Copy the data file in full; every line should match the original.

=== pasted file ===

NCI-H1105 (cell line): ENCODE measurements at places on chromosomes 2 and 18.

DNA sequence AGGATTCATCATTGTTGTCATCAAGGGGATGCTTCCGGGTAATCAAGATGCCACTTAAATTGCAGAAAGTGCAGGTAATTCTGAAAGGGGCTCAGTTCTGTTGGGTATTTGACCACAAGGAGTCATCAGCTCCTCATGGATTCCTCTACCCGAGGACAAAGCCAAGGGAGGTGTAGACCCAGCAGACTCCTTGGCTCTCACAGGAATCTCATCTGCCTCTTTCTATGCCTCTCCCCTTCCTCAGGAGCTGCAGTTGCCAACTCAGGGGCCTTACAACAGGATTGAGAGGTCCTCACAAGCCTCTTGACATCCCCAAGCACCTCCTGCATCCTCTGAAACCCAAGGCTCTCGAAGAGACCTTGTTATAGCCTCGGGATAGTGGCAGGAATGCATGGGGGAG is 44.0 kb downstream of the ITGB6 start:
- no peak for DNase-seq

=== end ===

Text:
NCI-H1105 (cell line): ENCODE measurements at places on chromosomes 2 and 18.

DNA sequence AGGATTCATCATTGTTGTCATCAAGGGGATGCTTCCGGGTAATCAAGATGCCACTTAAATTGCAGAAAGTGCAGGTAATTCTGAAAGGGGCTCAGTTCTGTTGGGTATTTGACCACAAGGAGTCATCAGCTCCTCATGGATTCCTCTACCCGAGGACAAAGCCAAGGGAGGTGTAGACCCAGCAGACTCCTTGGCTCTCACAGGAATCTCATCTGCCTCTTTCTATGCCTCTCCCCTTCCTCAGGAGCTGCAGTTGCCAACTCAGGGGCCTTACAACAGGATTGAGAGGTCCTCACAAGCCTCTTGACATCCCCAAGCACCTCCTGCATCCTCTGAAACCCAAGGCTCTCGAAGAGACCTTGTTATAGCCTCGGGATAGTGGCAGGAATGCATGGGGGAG is 44.0 kb downstream of the ITGB6 start:
- no peak for DNase-seq